Parvati no longer believes that one’s fate cannot be changed.
Born in a poor family, the youngest of nine children, she comes from a village in Udayapur so remote that it’s at least seven hours to the nearest bus stop. Child marriage was rampant in her village, which is why her eldest sister got married at the age of 15. She now has a daughter as old as Parvati.
Parvati barely escaped child marriage herself.
Parvati barely escaped child marriage herself. When she was 17, a proposal was made for the sister immediately above her but when the girl said that she wanted to continue studying, Parvati was offered instead. She refused, but the lami (match-maker) did not give up and the boy’s family had made up their mind not to go back without a daughter-in-law.
Being a member of the child club formed by World Vision in the Village Development Committee in 2004, she had attended orientations where she had learnt that child marriage is illegal and that a girl is not mature enough to get married before 18. It was not easy to convince her parents and the family of the boy, but she was determined and sought the support of the local Village Child Protection and Promotion Committee (VCPPC), a committee that World Vision helped form. The others had to give way.
She helped in stopping the marriage of Januka, a junior at her school who was 14 years old when her marriage was fixed to a man who was 23.
Since then, she has decided to do whatever she can so that no one else should have to go through what she had to go through.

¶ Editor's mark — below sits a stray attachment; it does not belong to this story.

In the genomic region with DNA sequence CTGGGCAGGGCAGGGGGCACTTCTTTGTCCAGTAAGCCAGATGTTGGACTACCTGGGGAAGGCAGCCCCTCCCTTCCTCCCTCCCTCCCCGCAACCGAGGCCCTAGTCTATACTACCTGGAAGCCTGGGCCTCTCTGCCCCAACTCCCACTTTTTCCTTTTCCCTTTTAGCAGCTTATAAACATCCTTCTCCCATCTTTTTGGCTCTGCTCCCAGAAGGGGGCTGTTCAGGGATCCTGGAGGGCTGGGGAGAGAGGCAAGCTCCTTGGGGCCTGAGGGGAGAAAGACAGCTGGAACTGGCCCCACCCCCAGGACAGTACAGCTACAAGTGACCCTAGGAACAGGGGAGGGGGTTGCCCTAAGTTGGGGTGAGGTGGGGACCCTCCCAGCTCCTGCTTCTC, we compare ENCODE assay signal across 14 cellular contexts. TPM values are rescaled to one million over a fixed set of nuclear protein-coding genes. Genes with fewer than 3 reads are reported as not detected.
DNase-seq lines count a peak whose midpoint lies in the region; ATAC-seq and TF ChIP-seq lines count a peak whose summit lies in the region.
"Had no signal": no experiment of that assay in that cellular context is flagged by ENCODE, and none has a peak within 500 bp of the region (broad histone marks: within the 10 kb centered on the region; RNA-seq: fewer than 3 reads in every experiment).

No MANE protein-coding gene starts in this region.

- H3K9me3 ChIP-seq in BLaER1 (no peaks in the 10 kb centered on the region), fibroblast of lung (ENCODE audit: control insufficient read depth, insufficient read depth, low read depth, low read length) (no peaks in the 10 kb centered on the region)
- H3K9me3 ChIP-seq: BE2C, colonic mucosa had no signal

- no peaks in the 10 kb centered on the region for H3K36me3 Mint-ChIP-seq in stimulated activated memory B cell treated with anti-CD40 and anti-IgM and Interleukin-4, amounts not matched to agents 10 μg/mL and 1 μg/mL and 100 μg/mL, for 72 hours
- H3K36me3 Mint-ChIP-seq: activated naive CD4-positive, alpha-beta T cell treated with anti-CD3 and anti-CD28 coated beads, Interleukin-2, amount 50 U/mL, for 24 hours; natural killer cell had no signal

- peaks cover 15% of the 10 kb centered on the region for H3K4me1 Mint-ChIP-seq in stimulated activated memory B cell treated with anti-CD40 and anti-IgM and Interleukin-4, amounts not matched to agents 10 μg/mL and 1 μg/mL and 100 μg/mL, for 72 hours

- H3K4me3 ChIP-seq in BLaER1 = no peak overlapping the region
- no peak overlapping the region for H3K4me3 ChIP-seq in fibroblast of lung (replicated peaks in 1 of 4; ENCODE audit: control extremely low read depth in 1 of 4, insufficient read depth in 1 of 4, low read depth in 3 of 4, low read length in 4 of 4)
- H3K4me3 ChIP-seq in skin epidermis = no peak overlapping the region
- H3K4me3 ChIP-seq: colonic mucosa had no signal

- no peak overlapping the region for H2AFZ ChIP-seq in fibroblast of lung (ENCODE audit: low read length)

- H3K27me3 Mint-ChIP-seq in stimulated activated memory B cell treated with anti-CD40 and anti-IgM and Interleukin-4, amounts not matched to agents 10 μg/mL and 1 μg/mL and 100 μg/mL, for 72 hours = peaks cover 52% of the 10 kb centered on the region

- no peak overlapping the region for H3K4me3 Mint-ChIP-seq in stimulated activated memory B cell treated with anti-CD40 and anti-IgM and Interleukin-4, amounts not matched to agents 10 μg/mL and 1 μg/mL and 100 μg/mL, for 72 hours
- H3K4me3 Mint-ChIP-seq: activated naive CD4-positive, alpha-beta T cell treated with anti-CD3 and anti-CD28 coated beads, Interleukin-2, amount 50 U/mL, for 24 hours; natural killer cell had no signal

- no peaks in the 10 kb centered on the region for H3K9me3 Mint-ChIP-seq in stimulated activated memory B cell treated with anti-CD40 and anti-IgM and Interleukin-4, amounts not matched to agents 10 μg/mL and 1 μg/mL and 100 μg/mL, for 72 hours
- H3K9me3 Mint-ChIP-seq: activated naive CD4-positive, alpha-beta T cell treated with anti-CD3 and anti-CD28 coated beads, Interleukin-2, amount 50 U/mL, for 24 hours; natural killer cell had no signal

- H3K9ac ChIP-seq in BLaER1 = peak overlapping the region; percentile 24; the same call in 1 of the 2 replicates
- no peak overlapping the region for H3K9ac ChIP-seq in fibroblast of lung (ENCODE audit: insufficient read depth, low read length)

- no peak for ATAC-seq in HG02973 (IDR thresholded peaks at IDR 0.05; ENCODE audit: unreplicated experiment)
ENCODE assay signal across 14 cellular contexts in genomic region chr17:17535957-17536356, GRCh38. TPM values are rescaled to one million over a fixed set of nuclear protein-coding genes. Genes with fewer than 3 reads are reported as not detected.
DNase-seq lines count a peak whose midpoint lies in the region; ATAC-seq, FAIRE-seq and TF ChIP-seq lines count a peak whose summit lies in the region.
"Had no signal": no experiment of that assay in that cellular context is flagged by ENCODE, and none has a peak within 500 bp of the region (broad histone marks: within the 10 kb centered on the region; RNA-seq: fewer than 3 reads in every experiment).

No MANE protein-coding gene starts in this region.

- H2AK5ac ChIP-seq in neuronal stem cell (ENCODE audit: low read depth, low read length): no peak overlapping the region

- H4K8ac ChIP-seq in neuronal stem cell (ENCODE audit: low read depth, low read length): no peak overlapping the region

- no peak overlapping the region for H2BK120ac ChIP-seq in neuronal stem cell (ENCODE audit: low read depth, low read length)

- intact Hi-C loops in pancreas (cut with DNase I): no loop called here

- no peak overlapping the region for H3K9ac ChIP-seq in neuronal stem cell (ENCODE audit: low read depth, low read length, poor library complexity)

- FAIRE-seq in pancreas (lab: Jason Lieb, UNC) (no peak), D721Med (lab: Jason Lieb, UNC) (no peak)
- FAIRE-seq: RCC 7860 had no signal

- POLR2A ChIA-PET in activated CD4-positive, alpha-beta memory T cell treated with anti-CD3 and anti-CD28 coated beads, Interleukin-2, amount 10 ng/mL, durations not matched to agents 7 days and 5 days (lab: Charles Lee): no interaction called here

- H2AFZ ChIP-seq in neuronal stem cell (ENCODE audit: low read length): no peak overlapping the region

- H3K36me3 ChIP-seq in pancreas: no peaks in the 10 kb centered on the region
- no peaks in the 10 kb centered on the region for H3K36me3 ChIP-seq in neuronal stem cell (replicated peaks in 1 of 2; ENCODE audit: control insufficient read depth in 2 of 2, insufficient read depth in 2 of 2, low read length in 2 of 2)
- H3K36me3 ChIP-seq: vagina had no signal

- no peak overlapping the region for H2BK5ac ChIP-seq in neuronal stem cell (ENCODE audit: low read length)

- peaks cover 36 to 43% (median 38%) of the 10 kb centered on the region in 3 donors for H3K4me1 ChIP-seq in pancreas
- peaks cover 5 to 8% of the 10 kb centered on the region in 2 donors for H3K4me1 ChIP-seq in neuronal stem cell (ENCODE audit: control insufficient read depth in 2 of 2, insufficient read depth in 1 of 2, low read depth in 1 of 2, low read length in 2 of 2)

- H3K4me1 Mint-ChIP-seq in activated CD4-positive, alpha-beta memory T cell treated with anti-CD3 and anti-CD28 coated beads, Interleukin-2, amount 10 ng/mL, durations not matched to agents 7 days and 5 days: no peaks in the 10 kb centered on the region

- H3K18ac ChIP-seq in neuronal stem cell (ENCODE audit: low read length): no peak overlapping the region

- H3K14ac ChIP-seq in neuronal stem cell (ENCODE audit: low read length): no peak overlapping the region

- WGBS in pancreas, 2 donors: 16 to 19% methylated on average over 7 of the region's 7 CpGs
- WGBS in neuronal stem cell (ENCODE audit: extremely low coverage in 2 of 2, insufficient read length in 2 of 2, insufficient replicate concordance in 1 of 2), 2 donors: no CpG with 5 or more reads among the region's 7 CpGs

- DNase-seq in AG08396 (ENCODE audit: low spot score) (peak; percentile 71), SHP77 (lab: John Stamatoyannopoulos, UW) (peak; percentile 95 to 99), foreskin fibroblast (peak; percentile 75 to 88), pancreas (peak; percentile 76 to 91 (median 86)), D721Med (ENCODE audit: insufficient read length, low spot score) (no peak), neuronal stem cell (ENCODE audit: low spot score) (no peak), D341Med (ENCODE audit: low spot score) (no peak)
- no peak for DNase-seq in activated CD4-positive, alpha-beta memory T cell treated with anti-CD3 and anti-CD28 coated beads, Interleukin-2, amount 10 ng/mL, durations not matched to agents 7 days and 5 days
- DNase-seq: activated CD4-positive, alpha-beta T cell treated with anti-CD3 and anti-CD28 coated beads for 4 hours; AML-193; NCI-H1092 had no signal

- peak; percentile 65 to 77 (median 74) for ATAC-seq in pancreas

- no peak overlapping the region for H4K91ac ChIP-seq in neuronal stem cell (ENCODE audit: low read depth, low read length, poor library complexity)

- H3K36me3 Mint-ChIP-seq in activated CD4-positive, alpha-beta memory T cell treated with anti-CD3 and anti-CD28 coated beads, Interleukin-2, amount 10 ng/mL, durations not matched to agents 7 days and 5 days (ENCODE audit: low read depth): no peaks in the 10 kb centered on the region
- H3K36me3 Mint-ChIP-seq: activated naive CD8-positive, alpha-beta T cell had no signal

She helped in stopping the marriage of Januka, a junior at her school who was 14 years old when her marriage was fixed to a man who was 23. “When I heard about the case, I was quickly taken back to the time when I was forced to get married and I knew I had to do something,” she says. The local VCPPC helped her there too.
Her efforts aside, things are tough at home. Her parents are already in their sixties and dependent on the cattle they rear at home, which hardly suffices for everyday expenses let alone anything extra, but Parvati, working odd jobs, managed to complete her high school education.
She then saw a job vacancy at Human Rights and Environment Development Centre (HuRENDEC), a Non-Government Organisation (NGO) working in Udayapur, and applied. Now, HuRENDEC partners World Vision, in helping to implement stronger child protection systems in Udayapur, and Parvati is an active social mobiliser ensuring this in her community.
“Although I got married at a young age, I am happy that Parvati was able to do something with her life. When I talk to other women here, they appreciate her efforts in trying to bring change. I am proud of her.”
Parvati may be young but that doesn’t stop her from envisioning a community that is child marriage-free. “Child marriage, initiated by parents and relatives, has reduced substantially here, due to the increased awareness following activities such as orientations, street plays, dialogues, etc. The major challenge now is elopement,” she shares.
Looking at her now, she stands as an example of continuous partnership with World Vision, first as a steady child club member and now as a staff of World Vision’s implementing partner NGO.